Let $A$ be an arc in the plane (so there is a homeomorphism $h:[0,1]\to A\subseteq \mathbb R ^2$).

Assume that $h(0)$ is the origin $o$ in the plane.

Say that a point $p\in A$ is a turning point if there is a neighborhood $U:=h[(a,b)]$ of $p$ such that $$\{p\}=U\cap B(o,\epsilon),$$ and either $U\subseteq \overline{B(o,\epsilon)}$ or $U\subseteq \mathbb R ^2\setminus B(o,\epsilon)$, where $\epsilon=d(o,p)$.

enter image description here

Let $T$ be the set of turning points in $A$.

Question: Is $\{\epsilon>0:T\cap \partial B(o,\epsilon)\neq\varnothing\}$ necessarily a countable set?

Easier Question: Does there exists $\epsilon>0$ such that $A\cap \partial B(o,\epsilon)\neq \varnothing$ and $T\cap \partial B(o,\epsilon)=\varnothing$?

  • $\begingroup$ Do you mean for $h(0)$ to be the origin? That seems like it contradicts your picture. $\endgroup$ – Rocket Man Jun 24 '17 at 3:29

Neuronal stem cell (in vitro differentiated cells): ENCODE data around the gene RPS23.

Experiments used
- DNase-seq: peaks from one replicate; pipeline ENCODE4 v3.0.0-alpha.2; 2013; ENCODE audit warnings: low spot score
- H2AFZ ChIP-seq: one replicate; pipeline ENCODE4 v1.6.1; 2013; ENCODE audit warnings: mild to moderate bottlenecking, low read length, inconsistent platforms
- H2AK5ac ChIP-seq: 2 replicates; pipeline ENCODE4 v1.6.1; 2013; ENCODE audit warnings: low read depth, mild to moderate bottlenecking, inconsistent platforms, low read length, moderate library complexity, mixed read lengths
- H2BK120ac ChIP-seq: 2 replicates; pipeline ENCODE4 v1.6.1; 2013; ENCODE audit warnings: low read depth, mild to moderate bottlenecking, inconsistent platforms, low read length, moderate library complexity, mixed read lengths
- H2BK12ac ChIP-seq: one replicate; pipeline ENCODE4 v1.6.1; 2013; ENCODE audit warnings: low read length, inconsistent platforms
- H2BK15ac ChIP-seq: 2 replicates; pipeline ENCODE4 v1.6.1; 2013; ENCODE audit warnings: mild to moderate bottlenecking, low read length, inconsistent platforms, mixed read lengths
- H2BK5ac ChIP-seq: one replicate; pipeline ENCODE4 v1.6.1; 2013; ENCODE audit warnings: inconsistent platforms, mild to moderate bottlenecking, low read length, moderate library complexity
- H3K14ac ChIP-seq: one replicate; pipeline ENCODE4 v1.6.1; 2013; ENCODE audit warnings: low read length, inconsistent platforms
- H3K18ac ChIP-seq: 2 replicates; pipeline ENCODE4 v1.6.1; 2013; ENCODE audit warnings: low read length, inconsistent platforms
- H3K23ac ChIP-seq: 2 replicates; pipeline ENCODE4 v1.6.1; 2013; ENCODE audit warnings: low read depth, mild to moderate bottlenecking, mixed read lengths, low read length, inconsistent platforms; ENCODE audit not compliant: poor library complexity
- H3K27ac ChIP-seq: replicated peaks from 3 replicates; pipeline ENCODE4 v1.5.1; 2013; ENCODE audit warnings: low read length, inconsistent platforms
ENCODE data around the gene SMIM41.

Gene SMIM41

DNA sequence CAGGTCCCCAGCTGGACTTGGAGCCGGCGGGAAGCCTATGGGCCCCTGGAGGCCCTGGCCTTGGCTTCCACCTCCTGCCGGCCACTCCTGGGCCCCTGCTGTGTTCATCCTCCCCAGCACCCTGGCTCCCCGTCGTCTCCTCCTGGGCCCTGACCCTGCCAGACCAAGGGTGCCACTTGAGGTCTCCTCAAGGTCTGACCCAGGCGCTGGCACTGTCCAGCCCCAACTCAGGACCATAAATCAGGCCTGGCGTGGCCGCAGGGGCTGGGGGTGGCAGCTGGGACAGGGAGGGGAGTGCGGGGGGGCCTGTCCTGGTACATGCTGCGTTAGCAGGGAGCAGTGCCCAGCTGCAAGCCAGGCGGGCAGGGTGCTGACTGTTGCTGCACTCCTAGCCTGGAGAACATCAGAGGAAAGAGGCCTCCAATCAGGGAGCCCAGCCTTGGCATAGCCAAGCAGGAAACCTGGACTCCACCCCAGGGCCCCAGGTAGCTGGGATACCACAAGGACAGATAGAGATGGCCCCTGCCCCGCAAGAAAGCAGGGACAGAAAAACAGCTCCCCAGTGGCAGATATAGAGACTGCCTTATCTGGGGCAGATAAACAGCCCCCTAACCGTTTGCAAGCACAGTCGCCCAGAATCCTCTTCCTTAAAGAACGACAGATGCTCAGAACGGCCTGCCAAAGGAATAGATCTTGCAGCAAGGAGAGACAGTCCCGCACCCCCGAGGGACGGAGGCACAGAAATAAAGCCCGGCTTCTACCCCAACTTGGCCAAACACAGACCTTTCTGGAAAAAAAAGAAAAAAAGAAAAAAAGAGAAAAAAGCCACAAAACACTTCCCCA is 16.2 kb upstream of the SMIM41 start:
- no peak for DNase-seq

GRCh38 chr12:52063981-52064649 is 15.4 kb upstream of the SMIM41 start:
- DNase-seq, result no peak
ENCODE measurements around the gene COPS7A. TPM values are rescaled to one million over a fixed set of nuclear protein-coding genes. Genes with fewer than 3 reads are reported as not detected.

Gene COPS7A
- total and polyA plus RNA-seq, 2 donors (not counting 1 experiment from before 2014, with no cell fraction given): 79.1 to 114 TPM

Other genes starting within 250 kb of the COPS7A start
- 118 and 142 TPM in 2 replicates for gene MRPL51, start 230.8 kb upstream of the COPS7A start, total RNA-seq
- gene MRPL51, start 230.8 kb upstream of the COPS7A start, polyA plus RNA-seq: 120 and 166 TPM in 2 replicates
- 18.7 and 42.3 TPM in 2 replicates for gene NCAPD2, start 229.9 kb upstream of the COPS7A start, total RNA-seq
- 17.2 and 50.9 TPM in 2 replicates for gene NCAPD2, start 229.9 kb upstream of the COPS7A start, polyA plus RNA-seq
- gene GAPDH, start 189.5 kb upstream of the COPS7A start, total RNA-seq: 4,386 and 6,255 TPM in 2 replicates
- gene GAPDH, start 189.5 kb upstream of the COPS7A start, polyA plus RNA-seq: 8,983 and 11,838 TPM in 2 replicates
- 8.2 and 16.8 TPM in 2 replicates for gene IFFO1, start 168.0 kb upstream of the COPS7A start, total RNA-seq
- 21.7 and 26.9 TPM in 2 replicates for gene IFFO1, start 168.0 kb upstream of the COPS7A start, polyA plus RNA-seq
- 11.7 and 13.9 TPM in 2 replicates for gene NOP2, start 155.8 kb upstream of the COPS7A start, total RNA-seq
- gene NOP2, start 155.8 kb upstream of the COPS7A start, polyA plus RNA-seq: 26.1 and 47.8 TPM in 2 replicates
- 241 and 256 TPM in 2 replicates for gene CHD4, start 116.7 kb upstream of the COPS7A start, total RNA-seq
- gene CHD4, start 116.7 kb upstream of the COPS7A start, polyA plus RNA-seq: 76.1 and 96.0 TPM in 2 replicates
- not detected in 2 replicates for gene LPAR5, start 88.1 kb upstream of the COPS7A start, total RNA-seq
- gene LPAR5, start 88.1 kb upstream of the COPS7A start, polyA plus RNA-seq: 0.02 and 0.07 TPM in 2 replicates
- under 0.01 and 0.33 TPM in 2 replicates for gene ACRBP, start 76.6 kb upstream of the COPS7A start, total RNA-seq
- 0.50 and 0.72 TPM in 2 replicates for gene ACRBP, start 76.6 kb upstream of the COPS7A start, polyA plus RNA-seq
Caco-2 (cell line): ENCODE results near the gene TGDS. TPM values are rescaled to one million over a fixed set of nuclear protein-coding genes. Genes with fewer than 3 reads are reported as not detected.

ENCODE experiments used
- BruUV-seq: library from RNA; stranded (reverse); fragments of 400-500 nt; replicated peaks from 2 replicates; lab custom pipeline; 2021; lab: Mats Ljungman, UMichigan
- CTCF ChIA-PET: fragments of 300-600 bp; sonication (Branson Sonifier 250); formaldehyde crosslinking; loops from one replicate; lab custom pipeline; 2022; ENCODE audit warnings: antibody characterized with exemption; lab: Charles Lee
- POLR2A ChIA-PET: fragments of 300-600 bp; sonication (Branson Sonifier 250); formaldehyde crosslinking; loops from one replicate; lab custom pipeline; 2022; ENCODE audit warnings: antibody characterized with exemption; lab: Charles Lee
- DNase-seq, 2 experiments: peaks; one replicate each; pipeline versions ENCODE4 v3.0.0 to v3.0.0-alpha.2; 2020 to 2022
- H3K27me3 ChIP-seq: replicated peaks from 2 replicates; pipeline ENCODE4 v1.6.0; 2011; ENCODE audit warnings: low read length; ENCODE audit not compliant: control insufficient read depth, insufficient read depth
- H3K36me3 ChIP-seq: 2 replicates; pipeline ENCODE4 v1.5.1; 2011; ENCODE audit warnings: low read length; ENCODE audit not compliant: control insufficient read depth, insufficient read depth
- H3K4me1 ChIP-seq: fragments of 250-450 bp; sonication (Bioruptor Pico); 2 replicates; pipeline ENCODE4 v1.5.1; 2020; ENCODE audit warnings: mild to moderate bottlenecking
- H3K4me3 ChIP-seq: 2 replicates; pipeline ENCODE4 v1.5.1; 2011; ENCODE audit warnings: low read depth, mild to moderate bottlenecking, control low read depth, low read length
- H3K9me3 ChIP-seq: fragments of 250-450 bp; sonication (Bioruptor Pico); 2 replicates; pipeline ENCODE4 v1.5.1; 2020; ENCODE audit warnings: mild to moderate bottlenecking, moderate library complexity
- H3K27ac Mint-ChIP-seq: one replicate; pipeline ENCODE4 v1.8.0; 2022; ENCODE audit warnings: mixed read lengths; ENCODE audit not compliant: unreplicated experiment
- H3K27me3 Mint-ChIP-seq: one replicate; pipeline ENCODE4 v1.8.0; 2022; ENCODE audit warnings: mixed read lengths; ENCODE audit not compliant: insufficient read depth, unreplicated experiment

• $\begingroup$ $h(0)$ is the center of the circle in the picture, which you can think of as the origin in the plane (technically there should be a line leaving it) $\endgroup$ – Forever Mozart Jun 24 '17 at 3:30
  • $\begingroup$ I don't suppose that $h$ is known to be continuously differentiable? $\endgroup$ – Chris Culter Jun 24 '17 at 5:08
  • $\begingroup$ ...Never mind, I don't need any differentiability. $\endgroup$ – Chris Culter Jun 24 '17 at 5:16

In fact, $T$ itself is countable! Define $f:[0,1]\to\mathbb R$ by $f(t)=|h(t)|$. Then we can identify $T$ with the strict local extrema of $f$. But there are only countably many of those, since each minimum or maximum can be uniquely bounded by a pair of rational numbers. (For details on this step, see: Does there exist a continuous function from [0,1] to R that has uncountably many local maxima?)

  • $\begingroup$ oh, how clever! $\endgroup$ – Forever Mozart Jun 24 '17 at 17:29

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